Legal Eagle: Who will be the next Chief Justice?
Prime Minister, Andrew Holness has a big decision to make in the next few weeks.
He is to appoint the chief justice to replace the current one, Zaila McCalla, who is due to retire at the end of January 2018.
The prime minister's authority to appoint the chief justice is derived from Section 98 of the Constitution of Jamaica, which provides that: "the Chief Justice shall be appointed by the Governor General by instrument under the Broad Seal on the recommendation of the Prime Minister after consultation with the leader of the opposition".
Best practice requires the prime minister to be extremely careful with this important appointment.
The best approach is for the prime minister to look at the qualification of those who have been appointed as chief justices before and since Jamaica's Independence in 1962.
There is a common thread that runs through all the appointees since 1962. Most have worked with the Government as clerk of court, crown counsel, or with the attorney general's department.
Most served as resident magistrates, all were appointed as judges of the Supreme Court, and most important, all have been appointed as judges of the Court of Appeal.
PRESCRIBED BY LAW
It should be noted that pursuant to Section 98(3) of the Constitution, the qualification for appointment as a judge of the Supreme Court shall be those prescribed by law.
Usually, it is 10 years at the Bar. However, one would presume that the need for a depth of judicial knowledge and experience is because of the special role of the chief justice.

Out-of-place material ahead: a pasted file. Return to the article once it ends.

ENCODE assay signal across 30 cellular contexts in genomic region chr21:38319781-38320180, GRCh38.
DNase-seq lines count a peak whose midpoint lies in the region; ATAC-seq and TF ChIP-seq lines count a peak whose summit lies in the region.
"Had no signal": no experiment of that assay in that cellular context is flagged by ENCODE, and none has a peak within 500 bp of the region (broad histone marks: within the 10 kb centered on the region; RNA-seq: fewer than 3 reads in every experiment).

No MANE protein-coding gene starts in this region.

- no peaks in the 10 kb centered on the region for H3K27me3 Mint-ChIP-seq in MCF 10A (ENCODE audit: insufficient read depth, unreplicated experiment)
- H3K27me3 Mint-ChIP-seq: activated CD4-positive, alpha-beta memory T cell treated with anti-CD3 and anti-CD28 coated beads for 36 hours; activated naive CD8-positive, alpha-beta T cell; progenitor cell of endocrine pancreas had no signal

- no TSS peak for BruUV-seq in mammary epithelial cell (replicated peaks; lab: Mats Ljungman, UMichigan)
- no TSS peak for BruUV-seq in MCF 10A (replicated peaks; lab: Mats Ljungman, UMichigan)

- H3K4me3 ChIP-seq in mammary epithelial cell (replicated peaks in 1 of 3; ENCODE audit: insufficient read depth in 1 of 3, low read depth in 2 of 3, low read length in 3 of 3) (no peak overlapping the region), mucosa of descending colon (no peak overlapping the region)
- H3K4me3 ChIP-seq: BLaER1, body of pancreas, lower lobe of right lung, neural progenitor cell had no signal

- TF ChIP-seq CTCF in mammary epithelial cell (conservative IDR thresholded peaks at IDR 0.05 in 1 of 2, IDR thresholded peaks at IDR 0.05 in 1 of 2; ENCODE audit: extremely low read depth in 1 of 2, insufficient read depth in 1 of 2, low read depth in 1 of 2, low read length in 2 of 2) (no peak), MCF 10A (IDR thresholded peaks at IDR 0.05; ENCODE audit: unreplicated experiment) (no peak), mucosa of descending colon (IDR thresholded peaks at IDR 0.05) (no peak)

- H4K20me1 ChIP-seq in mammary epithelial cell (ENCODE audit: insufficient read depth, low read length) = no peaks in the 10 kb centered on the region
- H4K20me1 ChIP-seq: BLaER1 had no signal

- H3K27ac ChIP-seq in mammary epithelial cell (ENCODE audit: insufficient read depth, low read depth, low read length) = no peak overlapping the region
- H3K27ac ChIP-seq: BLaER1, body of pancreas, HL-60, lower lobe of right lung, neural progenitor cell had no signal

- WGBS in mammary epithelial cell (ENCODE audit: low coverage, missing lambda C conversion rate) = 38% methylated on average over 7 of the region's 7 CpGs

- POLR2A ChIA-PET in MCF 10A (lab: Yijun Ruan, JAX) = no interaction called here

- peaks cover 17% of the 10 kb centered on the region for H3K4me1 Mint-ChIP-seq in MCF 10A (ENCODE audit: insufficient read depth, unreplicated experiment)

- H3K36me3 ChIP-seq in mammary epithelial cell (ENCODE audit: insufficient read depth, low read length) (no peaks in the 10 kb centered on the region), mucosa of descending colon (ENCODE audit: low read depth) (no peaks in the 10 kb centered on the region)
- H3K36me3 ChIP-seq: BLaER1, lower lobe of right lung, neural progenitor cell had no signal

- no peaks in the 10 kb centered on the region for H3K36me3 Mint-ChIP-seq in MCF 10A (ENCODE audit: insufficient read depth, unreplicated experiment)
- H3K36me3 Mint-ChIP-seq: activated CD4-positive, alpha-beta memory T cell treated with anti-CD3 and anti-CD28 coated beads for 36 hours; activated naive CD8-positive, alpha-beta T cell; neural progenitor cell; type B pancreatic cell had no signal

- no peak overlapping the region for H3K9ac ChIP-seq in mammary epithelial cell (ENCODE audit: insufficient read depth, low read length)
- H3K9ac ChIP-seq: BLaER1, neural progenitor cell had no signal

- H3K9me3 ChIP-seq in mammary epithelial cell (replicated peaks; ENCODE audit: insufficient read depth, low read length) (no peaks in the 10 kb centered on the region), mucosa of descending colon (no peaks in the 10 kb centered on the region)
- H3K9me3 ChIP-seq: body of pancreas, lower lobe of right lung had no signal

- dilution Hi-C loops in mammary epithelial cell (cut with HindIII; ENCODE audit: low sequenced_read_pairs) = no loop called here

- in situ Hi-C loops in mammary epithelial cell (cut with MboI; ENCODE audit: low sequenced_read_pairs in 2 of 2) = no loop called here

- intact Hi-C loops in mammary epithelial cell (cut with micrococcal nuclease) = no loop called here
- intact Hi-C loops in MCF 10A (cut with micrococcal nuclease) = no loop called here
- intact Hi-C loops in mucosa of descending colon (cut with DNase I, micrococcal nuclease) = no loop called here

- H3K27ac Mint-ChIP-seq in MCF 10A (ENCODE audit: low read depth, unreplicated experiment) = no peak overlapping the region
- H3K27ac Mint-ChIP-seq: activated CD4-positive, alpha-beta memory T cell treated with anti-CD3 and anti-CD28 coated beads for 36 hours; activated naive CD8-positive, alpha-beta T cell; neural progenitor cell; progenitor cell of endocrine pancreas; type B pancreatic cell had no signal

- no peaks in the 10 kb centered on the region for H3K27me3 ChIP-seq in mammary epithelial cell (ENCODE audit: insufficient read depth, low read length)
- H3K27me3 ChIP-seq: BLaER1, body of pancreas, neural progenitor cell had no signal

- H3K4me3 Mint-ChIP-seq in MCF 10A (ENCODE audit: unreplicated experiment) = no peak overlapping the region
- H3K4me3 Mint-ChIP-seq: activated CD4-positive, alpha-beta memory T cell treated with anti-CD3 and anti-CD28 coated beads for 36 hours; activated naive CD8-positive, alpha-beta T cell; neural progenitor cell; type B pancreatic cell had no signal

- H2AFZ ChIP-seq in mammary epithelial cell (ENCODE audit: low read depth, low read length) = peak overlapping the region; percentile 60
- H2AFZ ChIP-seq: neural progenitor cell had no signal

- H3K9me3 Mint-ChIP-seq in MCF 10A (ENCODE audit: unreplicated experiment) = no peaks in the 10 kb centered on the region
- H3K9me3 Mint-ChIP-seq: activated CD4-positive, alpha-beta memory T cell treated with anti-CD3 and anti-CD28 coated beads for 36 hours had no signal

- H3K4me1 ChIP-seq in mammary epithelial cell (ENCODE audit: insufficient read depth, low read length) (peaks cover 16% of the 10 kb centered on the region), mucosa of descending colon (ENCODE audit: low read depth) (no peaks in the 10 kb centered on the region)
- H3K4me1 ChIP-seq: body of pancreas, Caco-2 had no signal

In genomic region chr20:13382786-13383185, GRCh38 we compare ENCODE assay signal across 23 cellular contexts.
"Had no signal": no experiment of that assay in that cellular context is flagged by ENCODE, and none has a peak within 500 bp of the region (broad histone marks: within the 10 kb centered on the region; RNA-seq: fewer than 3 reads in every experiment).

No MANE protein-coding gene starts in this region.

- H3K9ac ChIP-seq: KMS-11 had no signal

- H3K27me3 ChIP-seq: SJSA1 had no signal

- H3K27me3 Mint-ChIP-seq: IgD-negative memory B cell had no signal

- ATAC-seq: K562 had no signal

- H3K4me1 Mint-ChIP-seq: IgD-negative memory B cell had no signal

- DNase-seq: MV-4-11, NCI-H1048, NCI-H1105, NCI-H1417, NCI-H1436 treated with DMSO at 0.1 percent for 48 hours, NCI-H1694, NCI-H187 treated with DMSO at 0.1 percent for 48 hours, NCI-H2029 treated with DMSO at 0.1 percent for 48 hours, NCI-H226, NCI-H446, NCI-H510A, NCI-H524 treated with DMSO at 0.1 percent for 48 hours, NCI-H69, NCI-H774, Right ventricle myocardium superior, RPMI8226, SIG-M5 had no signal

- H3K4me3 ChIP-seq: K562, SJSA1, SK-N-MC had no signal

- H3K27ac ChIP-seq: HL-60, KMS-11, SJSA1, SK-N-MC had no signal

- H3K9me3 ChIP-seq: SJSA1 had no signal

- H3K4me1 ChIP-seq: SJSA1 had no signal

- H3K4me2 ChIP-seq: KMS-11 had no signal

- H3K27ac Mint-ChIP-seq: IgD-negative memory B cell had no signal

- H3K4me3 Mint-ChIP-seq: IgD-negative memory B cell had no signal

This is because the chief justice is the head of the judiciary in Jamaica. In that regard, he or she must fully understand the operations of the various courts.
Having worked in these courts would be an advantage. The chief justice is also the chairman of the Judicial Services Commission, which deals with the appointments of all judges in Jamaica.
The chief justice might also be invited to sit at the Court of Appeal.
The person has to guide the operations of the Court Management Services, which provides all the administrative services for the court system.
In addition, the chief justice must be a competent judge with very clear knowledge of the substantive law and the law of evidence so as to judge and rule in the most complex civil and criminal cases, along with full court cases.
The prime minister must be careful in choosing. It is hoped that the person so chosen would enjoy the respect of the Bench and Bar as well as the wider society.
If the prime minister considered the names published in the media, it is clear that he would be making a serious departure from 55 years of long established practice of some of the basic requirements for nominees for the post.